Searching over 5,500,000 cases.

Buy This Entire Record For $7.95

Download the entire decision to receive the complete text, official citation,
docket number, dissents and concurrences, and footnotes for this case.

Learn more about what you receive with purchase of this case.

Agnoli v. Powers

Decided : June 16, 1964.


Appeal from the Circuit Court No. 2 of Baltimore City (CULLEN, J.).

The cause originally was argued before Brune, C.J., and Hammond, Horney, Marbury and Sybert, JJ., and reargued before the entire Court.


HENDERSON, J., delivered the opinion of the Court.

This appeal is from an order passed by Judge Cullen on March 18, 1963, dismissing the petition of the appellants to enjoin mortgage foreclosure proceedings instituted by the appellees as assignees of a second mortgage from the Agnolis to Richmond Construction Company, Inc. (Richmond).

On May 12, 1956, the appellants entered into a written agreement with Richmond for the purchase of a new home to be erected upon a designated lot of ground at 5711 Benton Heights Avenue and to be similar in design to a sample house already erected on that street. Earl W. Powers signed the contract as vice-president on behalf of Richmond. The purchase price was to be $17,300, and the Agnolis agreed to execute a $4,000 second mortgage on their home at 4020 Granite Avenue, in lieu of a down payment. The mortgage was executed on July 16, 1956; on August 1, 1956, it was assigned to the appellees; it was recorded among the land records on October 15, 1956. An assignment was thereafter made to William M. Travers but the mortgage was ultimately reassigned to the Powers on August 2, 1961. Powers testified he paid Richmond $4,000 in cash for the initial assignment of the mortgage, and that the money was deposited in Richmond's account. He testified that he was one of three persons having an interest in Richmond, but he only handled sales. The record is not clear as to just when work on the new house began, but Agnoli testified it was "quite a while" after they executed the mortgage.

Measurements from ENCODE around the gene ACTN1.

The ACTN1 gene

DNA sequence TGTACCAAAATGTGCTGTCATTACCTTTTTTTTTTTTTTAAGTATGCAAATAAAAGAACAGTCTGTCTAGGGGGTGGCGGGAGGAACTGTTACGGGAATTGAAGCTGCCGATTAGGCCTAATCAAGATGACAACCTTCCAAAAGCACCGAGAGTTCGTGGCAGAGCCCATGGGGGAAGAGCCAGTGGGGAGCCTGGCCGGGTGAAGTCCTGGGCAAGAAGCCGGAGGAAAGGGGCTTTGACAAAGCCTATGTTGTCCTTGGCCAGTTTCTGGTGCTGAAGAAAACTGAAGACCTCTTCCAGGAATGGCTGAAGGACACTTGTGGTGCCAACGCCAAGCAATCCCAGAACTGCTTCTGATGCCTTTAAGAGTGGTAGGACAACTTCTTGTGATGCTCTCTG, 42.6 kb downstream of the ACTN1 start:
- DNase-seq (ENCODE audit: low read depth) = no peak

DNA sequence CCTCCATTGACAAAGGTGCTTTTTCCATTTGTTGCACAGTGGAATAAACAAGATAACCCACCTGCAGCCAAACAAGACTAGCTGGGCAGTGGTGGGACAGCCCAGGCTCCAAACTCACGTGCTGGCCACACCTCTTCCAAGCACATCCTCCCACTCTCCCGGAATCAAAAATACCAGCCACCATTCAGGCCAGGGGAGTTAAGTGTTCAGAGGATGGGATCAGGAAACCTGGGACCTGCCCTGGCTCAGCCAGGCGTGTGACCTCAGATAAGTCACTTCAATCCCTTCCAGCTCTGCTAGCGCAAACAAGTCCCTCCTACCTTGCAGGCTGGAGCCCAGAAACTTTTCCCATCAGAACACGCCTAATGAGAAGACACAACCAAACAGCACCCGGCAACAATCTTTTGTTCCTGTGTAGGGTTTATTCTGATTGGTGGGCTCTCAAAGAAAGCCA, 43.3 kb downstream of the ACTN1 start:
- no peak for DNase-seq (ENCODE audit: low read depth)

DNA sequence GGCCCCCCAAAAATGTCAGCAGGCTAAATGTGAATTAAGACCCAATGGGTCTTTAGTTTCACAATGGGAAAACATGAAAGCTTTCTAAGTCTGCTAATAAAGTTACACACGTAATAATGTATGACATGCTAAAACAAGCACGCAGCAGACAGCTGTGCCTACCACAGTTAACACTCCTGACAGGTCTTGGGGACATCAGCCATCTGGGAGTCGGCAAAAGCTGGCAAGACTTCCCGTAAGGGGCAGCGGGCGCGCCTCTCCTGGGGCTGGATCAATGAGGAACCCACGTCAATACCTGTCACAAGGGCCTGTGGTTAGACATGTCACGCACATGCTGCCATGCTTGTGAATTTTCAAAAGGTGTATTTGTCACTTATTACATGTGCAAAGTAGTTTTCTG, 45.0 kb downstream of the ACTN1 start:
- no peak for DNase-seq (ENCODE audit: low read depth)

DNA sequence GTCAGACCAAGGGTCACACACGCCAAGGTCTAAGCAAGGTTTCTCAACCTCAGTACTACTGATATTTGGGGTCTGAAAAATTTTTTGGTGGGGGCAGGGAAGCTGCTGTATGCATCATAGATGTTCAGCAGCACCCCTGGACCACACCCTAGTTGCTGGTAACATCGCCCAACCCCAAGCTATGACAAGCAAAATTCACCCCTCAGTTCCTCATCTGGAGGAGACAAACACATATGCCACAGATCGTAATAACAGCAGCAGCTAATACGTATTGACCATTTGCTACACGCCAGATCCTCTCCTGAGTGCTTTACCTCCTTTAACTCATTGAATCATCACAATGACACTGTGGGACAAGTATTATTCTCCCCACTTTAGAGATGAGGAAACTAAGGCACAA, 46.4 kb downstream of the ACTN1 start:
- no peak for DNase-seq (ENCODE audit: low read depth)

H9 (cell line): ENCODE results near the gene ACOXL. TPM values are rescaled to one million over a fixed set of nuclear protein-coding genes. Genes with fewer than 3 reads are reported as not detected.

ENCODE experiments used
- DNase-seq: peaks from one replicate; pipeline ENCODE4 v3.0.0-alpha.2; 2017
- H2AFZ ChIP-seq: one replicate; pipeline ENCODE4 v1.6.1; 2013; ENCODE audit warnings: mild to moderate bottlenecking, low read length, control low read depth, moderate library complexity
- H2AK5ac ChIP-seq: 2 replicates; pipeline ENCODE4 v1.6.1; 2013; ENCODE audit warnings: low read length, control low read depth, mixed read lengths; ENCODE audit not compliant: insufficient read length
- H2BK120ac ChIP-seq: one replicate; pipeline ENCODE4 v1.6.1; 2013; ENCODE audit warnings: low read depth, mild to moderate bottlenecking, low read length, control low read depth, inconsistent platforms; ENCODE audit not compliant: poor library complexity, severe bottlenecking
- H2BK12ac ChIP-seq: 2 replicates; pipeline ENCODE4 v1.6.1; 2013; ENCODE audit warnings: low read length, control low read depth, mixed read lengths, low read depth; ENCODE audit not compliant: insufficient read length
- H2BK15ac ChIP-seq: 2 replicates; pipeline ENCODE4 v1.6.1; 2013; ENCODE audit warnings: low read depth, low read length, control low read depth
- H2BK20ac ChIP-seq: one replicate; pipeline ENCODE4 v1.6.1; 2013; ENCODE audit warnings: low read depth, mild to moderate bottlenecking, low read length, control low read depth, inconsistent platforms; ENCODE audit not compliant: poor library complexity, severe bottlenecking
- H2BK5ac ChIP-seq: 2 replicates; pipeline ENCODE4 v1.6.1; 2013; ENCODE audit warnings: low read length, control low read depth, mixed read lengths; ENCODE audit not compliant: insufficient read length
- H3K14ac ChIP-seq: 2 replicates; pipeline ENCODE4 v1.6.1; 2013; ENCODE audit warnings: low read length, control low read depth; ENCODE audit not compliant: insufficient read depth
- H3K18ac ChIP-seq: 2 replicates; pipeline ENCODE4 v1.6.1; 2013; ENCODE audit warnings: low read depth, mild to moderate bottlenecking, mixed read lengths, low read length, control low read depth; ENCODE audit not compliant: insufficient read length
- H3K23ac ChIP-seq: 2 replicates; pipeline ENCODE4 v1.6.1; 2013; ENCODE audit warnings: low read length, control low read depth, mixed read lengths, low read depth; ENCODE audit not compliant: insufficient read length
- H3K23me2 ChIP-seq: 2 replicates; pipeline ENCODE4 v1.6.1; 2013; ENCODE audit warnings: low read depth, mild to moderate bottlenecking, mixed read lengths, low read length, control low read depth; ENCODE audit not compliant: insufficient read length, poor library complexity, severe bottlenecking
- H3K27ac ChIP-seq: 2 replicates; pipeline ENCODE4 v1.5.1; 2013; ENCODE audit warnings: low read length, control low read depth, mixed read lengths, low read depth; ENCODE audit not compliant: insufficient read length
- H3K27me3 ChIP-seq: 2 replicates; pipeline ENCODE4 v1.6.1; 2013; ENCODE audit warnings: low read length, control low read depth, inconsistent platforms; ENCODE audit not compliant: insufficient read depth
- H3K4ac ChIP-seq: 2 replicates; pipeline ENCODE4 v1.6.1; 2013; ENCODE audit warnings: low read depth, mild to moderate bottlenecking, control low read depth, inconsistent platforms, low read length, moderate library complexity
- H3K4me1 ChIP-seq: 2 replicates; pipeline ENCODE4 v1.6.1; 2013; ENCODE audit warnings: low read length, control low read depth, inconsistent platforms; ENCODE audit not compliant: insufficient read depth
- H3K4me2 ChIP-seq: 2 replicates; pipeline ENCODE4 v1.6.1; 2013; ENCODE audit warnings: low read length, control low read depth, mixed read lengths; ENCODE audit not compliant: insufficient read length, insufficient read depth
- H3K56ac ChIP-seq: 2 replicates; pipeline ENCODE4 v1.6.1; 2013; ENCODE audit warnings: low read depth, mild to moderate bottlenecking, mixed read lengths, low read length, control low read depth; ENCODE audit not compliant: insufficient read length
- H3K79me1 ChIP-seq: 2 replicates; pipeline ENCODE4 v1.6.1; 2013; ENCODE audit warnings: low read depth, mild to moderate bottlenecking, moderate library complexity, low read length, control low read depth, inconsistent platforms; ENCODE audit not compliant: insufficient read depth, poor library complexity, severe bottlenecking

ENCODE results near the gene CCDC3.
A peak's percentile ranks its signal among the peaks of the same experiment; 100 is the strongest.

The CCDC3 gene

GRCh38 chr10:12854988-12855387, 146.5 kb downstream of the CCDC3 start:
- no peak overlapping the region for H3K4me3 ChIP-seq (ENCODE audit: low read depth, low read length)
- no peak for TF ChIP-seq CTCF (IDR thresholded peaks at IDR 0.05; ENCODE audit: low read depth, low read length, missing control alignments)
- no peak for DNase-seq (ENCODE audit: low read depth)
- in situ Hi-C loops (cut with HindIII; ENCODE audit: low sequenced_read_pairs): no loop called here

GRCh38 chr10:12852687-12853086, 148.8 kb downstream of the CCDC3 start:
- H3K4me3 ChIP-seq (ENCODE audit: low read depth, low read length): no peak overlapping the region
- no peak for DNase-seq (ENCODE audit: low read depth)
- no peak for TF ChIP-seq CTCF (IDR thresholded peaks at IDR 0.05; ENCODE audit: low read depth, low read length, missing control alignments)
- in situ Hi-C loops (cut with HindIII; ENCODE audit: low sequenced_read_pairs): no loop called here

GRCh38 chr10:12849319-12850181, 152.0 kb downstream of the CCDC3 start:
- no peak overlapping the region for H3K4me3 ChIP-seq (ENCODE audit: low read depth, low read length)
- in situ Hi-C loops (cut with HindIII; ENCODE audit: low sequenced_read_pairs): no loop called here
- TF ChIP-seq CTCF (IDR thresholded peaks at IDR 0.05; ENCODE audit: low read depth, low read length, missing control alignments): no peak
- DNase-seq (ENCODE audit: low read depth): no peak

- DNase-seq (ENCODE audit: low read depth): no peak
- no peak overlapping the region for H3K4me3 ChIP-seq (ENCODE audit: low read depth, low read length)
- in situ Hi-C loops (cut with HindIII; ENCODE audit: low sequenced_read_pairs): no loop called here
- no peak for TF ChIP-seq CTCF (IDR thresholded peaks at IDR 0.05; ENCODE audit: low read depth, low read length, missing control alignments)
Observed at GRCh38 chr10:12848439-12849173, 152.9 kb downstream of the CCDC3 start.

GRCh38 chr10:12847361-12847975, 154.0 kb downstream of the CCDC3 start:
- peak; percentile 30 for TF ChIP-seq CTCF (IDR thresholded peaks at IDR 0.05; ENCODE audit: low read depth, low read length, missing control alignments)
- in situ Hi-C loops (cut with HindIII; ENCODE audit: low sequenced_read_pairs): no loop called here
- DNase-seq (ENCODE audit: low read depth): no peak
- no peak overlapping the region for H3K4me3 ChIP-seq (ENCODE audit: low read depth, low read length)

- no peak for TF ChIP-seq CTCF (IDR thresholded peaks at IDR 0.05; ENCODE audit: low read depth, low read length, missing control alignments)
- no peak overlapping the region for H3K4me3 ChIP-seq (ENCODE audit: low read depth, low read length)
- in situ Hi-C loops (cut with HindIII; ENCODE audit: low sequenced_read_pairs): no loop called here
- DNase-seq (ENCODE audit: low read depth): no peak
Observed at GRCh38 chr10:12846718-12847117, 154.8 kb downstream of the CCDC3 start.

As the work progressed, Agnoli and his wife inspected it, and found fault with some items, such as the color of bath tile, the formica in the kitchen, and the corner windows. On September 25, 1956, through their lawyer, they notified Richmond that they were rescinding the contract because the new house was not constructed in accordance with the sample house, and demanded a release of the mortgage on their home. Richmond ignored the letter, and on April 26, 1957, sold the property to Henry and Helen Santoni for $18,800. Agnoli testified that this was some three months after the settlement date fixed by the Agnoli contract. Shortly thereafter Richmond went out of business and its charter was forfeited. Powers meanwhile had assigned the mortgage to Travers, as security for a loan, but later obtained a reassignment. Powers instituted foreclosure proceedings on October 10, 1961, and a decree for sale was passed on the same day.